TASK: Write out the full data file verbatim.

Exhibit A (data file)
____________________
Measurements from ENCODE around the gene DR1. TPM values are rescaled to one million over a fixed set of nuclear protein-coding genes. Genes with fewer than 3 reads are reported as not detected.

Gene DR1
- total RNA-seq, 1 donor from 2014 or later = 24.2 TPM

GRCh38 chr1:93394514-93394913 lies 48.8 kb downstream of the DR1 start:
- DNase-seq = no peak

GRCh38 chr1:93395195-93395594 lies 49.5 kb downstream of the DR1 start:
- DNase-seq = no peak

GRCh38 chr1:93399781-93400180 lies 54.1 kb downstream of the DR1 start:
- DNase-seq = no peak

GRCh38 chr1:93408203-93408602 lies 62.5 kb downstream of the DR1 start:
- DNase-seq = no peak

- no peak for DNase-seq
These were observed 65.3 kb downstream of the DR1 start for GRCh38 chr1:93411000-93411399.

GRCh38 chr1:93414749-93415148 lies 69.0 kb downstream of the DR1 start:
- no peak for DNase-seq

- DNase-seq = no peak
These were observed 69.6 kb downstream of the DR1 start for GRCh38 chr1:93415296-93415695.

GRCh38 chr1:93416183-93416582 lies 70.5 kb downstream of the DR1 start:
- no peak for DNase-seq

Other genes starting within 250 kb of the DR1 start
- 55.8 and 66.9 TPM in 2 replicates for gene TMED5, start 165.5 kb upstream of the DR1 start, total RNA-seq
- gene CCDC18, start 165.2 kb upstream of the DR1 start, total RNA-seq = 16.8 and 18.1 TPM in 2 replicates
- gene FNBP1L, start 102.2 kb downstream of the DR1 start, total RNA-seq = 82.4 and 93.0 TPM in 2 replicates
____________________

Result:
Measurements from ENCODE around the gene DR1. TPM values are rescaled to one million over a fixed set of nuclear protein-coding genes. Genes with fewer than 3 reads are reported as not detected.

Gene DR1
- total RNA-seq, 1 donor from 2014 or later = 24.2 TPM

GRCh38 chr1:93394514-93394913 lies 48.8 kb downstream of the DR1 start:
- DNase-seq = no peak

GRCh38 chr1:93395195-93395594 lies 49.5 kb downstream of the DR1 start:
- DNase-seq = no peak

GRCh38 chr1:93399781-93400180 lies 54.1 kb downstream of the DR1 start:
- DNase-seq = no peak

GRCh38 chr1:93408203-93408602 lies 62.5 kb downstream of the DR1 start:
- DNase-seq = no peak

- no peak for DNase-seq
These were observed 65.3 kb downstream of the DR1 start for GRCh38 chr1:93411000-93411399.

GRCh38 chr1:93414749-93415148 lies 69.0 kb downstream of the DR1 start:
- no peak for DNase-seq

- DNase-seq = no peak
These were observed 69.6 kb downstream of the DR1 start for GRCh38 chr1:93415296-93415695.

GRCh38 chr1:93416183-93416582 lies 70.5 kb downstream of the DR1 start:
- no peak for DNase-seq

Other genes starting within 250 kb of the DR1 start
- 55.8 and 66.9 TPM in 2 replicates for gene TMED5, start 165.5 kb upstream of the DR1 start, total RNA-seq
- gene CCDC18, start 165.2 kb upstream of the DR1 start, total RNA-seq = 16.8 and 18.1 TPM in 2 replicates
- gene FNBP1L, start 102.2 kb downstream of the DR1 start, total RNA-seq = 82.4 and 93.0 TPM in 2 replicates